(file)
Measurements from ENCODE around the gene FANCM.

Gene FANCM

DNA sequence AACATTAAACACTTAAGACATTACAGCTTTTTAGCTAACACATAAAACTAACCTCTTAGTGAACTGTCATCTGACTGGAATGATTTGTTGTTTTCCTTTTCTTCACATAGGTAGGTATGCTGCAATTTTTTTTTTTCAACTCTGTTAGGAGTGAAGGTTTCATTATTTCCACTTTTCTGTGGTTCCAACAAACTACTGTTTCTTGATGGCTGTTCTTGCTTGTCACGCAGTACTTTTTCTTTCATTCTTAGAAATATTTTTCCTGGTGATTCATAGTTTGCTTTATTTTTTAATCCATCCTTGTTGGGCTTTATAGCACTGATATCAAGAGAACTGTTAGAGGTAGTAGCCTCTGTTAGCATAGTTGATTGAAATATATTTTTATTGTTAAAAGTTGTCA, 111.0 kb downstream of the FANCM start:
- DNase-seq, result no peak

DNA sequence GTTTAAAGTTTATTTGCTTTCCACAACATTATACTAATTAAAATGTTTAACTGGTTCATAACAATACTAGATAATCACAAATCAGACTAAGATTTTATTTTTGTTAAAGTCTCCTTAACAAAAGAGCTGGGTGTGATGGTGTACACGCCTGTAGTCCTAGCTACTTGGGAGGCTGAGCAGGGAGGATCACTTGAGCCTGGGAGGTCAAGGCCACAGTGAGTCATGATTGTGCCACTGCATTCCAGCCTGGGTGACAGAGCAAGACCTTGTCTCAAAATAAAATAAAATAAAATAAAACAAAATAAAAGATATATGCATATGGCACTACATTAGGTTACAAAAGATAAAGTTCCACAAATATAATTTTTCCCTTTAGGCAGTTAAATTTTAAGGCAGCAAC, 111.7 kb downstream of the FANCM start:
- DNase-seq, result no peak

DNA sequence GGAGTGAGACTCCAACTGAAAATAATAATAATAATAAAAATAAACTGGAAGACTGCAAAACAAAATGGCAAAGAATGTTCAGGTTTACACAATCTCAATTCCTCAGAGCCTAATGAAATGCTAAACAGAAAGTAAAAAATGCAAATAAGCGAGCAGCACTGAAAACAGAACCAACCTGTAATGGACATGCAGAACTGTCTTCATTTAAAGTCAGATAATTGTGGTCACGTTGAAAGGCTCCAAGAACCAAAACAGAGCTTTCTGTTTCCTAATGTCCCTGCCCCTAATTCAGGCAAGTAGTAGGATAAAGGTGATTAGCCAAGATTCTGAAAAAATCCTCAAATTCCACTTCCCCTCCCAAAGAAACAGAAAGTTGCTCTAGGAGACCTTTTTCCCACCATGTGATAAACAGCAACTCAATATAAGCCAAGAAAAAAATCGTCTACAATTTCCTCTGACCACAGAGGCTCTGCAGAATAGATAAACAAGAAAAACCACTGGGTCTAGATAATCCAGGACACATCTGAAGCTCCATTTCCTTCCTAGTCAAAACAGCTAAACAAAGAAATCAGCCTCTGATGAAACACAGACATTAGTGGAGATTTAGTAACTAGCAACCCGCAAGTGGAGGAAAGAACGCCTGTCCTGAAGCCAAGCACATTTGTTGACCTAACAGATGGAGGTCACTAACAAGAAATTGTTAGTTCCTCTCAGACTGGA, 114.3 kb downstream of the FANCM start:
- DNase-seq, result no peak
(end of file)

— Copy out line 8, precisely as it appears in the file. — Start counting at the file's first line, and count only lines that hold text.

- DNase-seq, result no peak